NATIVE AMERICAN RIGHTS FUND LIBRARY COLLECTION DEVELOPMENT POLICY
Revised December, 2000
NATIVE AMERICAN RIGHTS FUND
LIBRARY COLLECTION DEVELOPMENT POLICY
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The collection development policy is intended to serve as a guide to the selection, acquisition and retention of materials for the use of Native American Rights Fund attorneys, Development, Accounting and Administration, generally referred to as "NARF." The policy is based on the needs of NARF. Modifications to the policy will be made as needed based on the changing needs of the library's patrons.
The National Indian Law Library serves NARF. In this regard, the Law Library's mission is to anticipate and fulfill the information needs of NARF so that it can meet its mission of preserving tribal existence, protecting tribal natural resources, promoting human rights, holding governments accountable, developing Indian law, and educating the public about Indian rights, laws and issues.
A) Acquisitions Policy for NARF
The Law Librarian is responsible for developing and maintaining a current, cost-effective collection of both print and electronic information resources that meet the information needs of NARF. All new purchase requests and subscription renewals need to be reviewed, approved and processed by the Law Librarian before they are sent to accounting for payment. Non-attorney, department specific (development, accounting, etc.) purchase requests must be approved by department heads and forwarded to the Law Librarian for processing. The Law Librarian will evaluate all new purchase and renewal requests based on the recommendations and consensus of the NARF attorneys and/or staff as well as the selection criteria listed below. The Law Librarian may seek guidance from the LMC in making decisions if clear consensus can not be reached. Generally, if costs are not excessive, requests for purchase of "office copies," or publications for a particular case can be made by a single attorney without consensus within budget constraints. "Office copy" requests must also be forwarded to the Law Librarian for processing.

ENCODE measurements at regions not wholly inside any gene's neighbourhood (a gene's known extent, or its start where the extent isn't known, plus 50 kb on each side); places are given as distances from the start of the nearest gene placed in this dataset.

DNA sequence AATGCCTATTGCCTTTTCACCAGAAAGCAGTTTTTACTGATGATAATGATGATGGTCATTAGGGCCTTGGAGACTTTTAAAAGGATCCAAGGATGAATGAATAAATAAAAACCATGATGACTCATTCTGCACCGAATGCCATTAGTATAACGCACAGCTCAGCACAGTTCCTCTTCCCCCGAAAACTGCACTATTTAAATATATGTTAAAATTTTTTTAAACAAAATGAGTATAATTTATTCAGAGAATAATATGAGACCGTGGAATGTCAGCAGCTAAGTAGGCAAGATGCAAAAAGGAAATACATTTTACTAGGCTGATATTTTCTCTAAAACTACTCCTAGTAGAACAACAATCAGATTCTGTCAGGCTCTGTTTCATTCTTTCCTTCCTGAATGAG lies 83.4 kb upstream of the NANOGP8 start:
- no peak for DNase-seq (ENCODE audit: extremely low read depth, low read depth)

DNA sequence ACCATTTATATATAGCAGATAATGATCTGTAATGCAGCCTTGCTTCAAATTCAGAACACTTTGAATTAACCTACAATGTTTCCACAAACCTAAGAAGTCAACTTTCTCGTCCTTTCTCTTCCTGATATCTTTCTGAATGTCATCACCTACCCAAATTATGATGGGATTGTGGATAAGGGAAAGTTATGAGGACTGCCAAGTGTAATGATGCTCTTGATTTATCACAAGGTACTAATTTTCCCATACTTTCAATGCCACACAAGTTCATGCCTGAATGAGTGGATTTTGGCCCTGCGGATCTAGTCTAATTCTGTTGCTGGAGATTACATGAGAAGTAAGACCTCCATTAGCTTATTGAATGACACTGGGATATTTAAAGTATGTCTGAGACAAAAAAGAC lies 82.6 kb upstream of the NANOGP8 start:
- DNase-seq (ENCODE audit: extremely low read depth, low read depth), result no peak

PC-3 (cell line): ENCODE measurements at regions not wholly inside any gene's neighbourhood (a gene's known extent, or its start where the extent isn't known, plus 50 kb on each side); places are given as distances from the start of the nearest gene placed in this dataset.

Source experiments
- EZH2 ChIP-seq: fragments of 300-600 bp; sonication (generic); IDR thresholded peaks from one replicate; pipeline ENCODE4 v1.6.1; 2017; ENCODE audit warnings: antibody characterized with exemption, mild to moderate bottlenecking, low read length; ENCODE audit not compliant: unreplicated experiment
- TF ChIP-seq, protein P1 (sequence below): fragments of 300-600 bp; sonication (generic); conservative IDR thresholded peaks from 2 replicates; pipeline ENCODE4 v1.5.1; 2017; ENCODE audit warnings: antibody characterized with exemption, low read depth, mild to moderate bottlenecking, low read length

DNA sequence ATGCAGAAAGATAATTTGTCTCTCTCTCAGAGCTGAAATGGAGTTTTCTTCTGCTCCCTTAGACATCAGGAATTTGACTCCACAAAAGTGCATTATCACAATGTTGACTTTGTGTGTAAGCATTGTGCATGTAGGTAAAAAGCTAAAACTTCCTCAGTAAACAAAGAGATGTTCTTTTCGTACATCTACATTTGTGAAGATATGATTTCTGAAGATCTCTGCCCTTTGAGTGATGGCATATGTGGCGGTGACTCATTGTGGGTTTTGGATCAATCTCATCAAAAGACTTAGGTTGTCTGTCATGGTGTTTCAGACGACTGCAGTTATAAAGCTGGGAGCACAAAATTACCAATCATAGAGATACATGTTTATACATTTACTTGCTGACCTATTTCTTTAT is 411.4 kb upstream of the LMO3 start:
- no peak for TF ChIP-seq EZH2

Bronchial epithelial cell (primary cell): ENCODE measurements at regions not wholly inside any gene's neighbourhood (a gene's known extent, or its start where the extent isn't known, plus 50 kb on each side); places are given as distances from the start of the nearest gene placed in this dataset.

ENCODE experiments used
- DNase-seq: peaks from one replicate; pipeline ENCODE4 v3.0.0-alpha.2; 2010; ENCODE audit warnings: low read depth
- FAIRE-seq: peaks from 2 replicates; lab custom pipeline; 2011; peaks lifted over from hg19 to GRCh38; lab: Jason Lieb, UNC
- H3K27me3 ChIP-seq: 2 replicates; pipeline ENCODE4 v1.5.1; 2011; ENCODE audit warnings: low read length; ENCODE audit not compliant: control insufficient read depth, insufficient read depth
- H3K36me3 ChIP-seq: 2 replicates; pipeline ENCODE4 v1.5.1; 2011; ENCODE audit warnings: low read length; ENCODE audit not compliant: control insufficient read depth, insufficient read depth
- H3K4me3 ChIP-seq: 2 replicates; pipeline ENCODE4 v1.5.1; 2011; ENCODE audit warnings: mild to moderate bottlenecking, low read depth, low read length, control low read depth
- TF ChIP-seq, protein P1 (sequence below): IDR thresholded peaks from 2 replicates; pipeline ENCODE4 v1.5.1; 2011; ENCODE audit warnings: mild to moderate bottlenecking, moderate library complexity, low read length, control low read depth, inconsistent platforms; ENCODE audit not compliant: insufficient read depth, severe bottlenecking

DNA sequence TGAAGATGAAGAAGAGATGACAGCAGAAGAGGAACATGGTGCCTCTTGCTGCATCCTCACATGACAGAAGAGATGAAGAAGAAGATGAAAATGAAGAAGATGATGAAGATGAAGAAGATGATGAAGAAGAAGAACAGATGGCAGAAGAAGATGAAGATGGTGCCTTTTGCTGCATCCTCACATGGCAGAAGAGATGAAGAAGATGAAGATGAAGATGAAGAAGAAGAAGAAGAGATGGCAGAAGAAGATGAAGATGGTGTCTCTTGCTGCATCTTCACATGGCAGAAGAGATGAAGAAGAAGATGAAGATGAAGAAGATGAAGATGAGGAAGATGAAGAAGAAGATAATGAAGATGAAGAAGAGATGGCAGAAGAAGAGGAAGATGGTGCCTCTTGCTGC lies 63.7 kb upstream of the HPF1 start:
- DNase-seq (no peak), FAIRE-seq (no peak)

B) Library's relationship with other libraries